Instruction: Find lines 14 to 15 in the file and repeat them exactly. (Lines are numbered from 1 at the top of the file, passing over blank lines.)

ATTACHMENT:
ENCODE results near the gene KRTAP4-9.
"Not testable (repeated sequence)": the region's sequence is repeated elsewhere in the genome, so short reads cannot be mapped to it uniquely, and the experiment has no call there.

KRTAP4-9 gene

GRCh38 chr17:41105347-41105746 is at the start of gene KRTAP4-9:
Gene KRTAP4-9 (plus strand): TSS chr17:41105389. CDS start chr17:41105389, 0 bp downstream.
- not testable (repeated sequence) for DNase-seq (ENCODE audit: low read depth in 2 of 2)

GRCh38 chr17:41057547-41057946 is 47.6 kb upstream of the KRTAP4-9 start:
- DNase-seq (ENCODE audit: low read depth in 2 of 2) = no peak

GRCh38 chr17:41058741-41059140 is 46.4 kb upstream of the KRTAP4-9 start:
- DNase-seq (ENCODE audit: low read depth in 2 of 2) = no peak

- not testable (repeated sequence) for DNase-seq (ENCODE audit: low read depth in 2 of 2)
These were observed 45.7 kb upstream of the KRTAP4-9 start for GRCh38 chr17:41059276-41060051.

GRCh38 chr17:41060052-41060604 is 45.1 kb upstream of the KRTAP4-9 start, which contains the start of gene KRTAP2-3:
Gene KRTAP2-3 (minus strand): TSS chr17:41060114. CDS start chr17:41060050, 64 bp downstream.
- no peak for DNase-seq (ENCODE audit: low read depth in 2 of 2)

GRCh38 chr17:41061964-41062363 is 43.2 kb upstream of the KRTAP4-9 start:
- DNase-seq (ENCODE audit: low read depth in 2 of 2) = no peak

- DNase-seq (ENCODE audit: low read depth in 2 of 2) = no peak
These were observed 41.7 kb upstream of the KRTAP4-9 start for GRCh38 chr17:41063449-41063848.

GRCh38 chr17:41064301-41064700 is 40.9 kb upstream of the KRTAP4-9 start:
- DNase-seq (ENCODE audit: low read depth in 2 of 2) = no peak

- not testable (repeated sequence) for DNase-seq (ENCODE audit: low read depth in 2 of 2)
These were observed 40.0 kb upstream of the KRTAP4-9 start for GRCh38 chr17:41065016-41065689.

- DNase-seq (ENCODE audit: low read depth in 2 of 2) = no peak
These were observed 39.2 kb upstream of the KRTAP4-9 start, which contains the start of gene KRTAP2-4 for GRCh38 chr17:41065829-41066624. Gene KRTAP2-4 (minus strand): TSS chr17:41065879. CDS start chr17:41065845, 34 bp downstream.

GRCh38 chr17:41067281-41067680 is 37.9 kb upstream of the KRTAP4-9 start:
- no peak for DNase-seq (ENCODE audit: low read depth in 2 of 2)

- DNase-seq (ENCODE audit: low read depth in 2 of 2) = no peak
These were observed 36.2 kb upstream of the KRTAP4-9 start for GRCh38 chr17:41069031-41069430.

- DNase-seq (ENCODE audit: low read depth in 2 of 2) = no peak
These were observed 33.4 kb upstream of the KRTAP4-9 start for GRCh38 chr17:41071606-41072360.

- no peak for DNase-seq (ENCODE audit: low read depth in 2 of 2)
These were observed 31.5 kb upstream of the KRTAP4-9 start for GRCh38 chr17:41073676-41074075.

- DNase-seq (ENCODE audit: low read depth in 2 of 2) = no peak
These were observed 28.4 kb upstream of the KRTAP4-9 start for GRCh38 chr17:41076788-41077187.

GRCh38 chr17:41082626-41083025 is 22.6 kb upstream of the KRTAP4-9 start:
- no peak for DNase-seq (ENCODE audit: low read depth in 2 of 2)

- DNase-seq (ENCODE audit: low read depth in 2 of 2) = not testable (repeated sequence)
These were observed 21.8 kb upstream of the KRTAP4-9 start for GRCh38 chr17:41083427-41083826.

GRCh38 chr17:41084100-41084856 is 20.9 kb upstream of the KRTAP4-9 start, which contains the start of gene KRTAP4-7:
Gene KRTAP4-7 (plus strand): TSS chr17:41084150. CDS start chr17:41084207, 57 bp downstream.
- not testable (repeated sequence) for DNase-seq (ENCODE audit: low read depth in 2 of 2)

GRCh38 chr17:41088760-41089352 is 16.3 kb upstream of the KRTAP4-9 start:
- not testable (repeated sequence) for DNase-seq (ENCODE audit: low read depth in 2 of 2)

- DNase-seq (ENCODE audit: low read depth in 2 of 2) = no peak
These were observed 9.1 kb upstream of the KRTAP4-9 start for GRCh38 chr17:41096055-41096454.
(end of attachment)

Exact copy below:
Gene KRTAP2-3 (minus strand): TSS chr17:41060114. CDS start chr17:41060050, 64 bp downstream.
- no peak for DNase-seq (ENCODE audit: low read depth in 2 of 2)